It might appear to some people that I am going with my gut, but I have done a lot of research, put careful thought into probable outcomes. Look at it this way, if someone puts down a stock 38mm carburetor in front of you and you know nothing about bikes then you won't know what it is and won't do anything. On the other hand, if you are a adept at carburetors then it will take you seconds to tune it and have a bike running. The more you pay attention to the outcome of trusting your intuition in combination with studied facts, the better your decision-making.

  3. You faced a tug-of-war between job security and playing cricket.

    You know the kind of importance middle class families give to job security. And, it's fair enough because as a sportsman you have a 8 to 12-year-long career, but how are you going to take care of the other 40 years of your life? Naturally, it was a very tough decision for me. When I was 18, I got a job in the railways as a ticket collector. It was a good job. In India, it is difficult to get a government job, but it is even more difficult to get fired from one! My parents did not want me to lose the security of a government job. So it was a tough decision. Once job security enters the frame you really have to weigh everything carefully.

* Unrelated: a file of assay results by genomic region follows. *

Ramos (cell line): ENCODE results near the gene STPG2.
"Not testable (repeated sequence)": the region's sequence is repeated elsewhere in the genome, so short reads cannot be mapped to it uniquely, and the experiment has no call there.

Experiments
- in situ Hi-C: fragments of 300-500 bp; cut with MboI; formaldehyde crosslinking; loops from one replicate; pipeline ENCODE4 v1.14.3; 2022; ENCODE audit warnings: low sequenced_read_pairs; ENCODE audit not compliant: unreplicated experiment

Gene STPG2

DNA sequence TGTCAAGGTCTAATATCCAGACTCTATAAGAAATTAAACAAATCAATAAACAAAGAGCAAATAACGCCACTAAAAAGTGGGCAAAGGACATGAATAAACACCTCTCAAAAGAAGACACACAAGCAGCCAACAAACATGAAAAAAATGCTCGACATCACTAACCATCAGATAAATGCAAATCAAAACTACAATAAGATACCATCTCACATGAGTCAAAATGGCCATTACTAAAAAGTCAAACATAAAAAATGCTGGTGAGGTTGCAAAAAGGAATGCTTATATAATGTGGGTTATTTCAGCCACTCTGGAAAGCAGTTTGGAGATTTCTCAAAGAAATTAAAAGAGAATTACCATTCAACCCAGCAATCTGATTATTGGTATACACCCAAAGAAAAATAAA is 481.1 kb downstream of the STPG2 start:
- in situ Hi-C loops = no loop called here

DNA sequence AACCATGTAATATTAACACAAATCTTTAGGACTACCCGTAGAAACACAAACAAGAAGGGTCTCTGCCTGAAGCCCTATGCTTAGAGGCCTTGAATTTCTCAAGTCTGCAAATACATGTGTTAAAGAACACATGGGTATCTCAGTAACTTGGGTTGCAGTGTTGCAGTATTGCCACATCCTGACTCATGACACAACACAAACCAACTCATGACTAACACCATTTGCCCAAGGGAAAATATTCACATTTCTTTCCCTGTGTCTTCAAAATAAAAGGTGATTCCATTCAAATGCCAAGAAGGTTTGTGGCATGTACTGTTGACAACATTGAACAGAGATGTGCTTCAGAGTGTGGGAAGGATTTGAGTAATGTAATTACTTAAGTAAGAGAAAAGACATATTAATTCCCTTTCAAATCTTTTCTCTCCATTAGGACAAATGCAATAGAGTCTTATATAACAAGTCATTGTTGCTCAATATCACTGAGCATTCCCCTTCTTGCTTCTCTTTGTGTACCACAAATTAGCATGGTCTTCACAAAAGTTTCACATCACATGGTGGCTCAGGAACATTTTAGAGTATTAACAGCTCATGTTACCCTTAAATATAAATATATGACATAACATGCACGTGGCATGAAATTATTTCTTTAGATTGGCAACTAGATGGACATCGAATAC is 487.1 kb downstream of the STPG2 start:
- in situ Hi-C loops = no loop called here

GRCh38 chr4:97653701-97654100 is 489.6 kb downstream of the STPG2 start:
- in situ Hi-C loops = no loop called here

4. Can you use criticism to give yourself a competitive edge?

    The film touches on our victory at the Wankhede Stadium in Mumbai in the 2011 World Cup final, but I want to talk about something else. The criticism that the Indian team received after the defeat in the 2007 World Cup was a big turning point in my life.

    When we landed, we had to get out of the airport in a police van. I was sitting next to Viru [Virender Sehwag] paaji. It was late in the night and we were travelling at a decent speed...but media cars followed us with their cameras and big lights, it felt as if we had committed a big crime, maybe like a murderer or terrorist. We were actually chased by the media and ducked into a police station. My house in Ranchi was pelted with stones.

    That criticism actually had a big impact on me. Rather than sitting and cribbing about it I decided to channelize the aggression to become a better cricketer and a better human being. Sometimes you can definitely use criticism to give yourself a competitive edge.